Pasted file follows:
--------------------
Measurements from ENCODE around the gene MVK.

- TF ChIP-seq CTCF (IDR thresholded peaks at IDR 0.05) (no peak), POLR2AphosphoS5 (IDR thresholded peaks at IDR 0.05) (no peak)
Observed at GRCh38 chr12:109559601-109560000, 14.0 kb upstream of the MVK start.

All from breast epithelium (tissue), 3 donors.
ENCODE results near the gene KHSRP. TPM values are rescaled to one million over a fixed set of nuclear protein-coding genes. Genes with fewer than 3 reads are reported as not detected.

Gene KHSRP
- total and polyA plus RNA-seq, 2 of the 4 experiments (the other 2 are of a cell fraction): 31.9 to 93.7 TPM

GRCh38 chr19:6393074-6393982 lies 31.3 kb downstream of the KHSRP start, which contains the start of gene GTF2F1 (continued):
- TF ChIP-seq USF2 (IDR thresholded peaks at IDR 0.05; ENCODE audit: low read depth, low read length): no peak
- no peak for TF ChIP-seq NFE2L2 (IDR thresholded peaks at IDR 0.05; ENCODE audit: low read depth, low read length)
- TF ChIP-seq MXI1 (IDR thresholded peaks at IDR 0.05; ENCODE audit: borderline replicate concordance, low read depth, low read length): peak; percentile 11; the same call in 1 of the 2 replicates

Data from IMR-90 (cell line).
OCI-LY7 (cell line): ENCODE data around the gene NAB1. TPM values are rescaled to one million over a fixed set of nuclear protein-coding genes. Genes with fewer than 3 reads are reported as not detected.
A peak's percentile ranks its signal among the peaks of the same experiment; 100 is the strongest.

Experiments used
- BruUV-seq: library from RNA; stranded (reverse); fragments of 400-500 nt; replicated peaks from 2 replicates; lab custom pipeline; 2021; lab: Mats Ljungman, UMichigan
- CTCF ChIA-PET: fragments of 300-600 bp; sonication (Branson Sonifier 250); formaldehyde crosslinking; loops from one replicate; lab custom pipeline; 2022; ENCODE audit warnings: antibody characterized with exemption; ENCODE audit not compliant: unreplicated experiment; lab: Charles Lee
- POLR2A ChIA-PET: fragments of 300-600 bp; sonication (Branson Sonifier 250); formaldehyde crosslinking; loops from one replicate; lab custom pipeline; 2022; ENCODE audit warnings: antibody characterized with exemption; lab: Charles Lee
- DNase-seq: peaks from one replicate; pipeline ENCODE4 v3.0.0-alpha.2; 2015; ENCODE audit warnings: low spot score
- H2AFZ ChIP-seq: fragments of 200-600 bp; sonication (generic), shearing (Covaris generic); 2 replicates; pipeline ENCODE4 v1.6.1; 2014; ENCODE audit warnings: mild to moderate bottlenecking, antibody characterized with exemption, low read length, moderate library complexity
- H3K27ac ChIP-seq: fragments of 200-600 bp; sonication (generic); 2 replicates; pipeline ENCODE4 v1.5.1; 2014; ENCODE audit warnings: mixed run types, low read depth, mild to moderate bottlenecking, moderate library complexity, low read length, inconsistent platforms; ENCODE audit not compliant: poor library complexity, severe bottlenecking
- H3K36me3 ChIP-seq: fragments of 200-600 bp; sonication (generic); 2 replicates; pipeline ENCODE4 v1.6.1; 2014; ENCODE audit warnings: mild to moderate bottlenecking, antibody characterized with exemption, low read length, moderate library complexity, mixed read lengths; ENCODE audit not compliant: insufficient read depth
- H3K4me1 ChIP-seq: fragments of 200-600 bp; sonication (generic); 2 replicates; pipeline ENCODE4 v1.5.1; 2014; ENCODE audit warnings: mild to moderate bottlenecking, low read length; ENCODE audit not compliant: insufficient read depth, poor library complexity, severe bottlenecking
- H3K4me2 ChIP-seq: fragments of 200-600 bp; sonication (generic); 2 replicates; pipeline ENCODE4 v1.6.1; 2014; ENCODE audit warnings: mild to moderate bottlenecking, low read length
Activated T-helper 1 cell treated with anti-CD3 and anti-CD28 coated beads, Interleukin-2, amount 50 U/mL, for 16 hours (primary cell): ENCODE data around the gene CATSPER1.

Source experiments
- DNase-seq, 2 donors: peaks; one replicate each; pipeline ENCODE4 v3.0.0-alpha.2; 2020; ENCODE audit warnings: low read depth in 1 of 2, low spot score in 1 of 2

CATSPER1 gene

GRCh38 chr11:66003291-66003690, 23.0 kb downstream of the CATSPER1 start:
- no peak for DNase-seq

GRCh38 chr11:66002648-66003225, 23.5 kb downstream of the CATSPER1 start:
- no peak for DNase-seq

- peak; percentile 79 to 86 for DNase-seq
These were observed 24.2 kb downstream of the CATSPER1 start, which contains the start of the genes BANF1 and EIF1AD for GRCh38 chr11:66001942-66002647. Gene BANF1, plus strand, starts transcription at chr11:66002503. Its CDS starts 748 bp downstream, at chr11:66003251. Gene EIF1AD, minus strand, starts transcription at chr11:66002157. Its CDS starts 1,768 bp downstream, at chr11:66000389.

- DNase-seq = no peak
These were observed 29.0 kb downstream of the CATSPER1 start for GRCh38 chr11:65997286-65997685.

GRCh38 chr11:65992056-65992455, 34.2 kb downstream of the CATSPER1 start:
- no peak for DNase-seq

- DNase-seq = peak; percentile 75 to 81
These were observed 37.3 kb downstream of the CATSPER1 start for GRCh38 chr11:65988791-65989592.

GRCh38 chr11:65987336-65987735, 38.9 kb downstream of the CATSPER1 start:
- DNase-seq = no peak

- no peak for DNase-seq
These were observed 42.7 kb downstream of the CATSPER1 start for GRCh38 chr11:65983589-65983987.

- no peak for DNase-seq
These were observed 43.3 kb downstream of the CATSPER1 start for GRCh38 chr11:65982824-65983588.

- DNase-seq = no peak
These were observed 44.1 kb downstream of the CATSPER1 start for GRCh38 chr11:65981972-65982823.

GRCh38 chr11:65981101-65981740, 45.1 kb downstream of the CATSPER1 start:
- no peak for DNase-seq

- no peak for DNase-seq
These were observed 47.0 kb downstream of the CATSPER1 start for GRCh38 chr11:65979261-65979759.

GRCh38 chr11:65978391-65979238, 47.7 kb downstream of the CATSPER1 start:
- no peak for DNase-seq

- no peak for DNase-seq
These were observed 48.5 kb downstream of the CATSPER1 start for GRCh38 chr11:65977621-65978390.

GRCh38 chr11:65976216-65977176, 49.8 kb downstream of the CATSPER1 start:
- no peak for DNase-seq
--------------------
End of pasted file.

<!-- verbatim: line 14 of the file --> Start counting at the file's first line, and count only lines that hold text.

A peak's percentile ranks its signal among the peaks of the same experiment; 100 is the strongest.